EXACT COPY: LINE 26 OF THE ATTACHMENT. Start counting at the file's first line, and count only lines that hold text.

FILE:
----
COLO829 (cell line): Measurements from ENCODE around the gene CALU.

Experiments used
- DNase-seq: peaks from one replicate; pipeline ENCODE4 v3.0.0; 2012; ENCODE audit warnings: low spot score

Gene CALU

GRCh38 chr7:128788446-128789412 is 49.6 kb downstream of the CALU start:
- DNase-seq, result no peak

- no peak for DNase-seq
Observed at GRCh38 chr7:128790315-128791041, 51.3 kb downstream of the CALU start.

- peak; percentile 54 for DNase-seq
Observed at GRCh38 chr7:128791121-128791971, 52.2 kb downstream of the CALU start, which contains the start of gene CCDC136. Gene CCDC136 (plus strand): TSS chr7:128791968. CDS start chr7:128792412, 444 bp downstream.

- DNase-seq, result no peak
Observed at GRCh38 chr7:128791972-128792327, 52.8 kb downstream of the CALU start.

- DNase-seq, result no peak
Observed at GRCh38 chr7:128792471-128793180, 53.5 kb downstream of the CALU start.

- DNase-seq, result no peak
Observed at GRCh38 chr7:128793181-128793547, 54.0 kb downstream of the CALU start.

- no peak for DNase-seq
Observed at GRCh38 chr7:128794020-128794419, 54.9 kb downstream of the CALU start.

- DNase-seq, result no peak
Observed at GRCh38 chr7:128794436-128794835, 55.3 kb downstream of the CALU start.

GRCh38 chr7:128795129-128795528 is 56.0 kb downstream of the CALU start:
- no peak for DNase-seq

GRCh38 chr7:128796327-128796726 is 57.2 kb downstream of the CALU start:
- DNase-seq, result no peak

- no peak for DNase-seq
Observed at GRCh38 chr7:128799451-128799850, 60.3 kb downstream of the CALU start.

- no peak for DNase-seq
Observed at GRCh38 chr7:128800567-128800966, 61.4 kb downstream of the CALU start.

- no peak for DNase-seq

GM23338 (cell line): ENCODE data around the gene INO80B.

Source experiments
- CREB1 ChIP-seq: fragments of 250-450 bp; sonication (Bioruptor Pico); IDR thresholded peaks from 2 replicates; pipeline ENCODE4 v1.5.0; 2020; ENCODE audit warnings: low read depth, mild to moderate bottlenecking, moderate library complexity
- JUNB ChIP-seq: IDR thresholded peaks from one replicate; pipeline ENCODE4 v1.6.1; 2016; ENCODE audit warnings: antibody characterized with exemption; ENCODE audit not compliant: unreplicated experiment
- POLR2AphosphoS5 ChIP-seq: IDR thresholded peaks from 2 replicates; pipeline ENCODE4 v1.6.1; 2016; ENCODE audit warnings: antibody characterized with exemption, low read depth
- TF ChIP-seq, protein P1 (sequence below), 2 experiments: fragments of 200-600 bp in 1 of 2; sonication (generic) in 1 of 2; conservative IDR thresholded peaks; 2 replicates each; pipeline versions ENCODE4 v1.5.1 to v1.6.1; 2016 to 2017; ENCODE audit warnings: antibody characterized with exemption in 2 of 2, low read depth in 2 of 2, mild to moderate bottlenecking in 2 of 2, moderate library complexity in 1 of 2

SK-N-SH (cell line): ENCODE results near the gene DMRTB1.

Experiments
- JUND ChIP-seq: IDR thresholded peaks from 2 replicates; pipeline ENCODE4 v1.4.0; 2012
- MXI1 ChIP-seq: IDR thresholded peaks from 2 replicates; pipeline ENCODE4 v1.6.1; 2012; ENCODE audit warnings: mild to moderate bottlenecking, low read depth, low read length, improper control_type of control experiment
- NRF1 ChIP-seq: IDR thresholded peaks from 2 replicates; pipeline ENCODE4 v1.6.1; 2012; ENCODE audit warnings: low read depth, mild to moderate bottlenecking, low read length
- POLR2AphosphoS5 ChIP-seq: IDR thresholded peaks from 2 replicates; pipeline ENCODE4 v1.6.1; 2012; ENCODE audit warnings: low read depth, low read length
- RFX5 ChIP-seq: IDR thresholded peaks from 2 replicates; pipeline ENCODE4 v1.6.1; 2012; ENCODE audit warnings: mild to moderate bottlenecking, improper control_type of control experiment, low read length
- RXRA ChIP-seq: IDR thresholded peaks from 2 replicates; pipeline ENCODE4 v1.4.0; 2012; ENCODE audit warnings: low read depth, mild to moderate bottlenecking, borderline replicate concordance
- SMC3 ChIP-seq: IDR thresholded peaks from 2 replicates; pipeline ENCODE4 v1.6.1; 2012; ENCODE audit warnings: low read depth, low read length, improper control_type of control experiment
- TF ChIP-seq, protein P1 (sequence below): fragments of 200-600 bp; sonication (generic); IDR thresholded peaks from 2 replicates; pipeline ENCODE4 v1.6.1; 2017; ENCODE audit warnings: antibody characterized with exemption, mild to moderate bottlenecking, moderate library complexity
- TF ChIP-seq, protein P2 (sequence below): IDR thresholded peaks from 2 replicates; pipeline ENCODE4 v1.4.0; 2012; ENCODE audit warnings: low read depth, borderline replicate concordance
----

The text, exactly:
Observed at GRCh38 chr7:128799451-128799850, 60.3 kb downstream of the CALU start.